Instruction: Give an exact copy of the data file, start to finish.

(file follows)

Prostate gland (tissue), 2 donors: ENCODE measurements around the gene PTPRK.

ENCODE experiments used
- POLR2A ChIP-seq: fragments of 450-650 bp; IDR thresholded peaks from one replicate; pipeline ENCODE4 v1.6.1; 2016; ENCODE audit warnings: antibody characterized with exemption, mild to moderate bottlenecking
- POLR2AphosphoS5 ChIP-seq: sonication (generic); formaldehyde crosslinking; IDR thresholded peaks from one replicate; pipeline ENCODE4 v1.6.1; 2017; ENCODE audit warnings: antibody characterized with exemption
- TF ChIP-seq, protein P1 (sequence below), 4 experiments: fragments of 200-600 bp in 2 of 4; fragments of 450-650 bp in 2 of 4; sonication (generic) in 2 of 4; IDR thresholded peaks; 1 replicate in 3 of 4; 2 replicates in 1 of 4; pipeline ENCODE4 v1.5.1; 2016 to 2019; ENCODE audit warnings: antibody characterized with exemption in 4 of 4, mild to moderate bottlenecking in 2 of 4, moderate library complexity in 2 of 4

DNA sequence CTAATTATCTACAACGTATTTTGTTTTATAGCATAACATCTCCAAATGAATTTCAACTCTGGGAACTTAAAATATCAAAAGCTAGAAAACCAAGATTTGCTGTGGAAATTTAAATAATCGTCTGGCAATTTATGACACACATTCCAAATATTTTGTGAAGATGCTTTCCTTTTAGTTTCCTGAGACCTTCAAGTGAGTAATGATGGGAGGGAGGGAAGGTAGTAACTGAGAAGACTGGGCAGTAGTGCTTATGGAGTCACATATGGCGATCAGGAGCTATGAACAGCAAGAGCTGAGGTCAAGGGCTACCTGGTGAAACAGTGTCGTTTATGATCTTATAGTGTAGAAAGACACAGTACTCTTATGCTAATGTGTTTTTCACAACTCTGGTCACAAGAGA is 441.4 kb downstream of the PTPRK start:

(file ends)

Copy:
Prostate gland (tissue), 2 donors: ENCODE measurements around the gene PTPRK.

ENCODE experiments used
- POLR2A ChIP-seq: fragments of 450-650 bp; IDR thresholded peaks from one replicate; pipeline ENCODE4 v1.6.1; 2016; ENCODE audit warnings: antibody characterized with exemption, mild to moderate bottlenecking
- POLR2AphosphoS5 ChIP-seq: sonication (generic); formaldehyde crosslinking; IDR thresholded peaks from one replicate; pipeline ENCODE4 v1.6.1; 2017; ENCODE audit warnings: antibody characterized with exemption
- TF ChIP-seq, protein P1 (sequence below), 4 experiments: fragments of 200-600 bp in 2 of 4; fragments of 450-650 bp in 2 of 4; sonication (generic) in 2 of 4; IDR thresholded peaks; 1 replicate in 3 of 4; 2 replicates in 1 of 4; pipeline ENCODE4 v1.5.1; 2016 to 2019; ENCODE audit warnings: antibody characterized with exemption in 4 of 4, mild to moderate bottlenecking in 2 of 4, moderate library complexity in 2 of 4

DNA sequence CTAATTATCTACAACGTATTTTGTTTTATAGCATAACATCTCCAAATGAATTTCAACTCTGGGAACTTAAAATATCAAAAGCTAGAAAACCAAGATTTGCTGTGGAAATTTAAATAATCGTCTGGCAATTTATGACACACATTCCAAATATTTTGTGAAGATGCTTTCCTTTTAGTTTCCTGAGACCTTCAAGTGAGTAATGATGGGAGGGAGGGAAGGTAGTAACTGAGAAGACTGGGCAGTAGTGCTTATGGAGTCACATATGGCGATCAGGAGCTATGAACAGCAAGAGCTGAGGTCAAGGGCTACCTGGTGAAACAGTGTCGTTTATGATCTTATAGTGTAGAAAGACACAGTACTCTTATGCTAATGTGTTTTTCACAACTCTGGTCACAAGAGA is 441.4 kb downstream of the PTPRK start: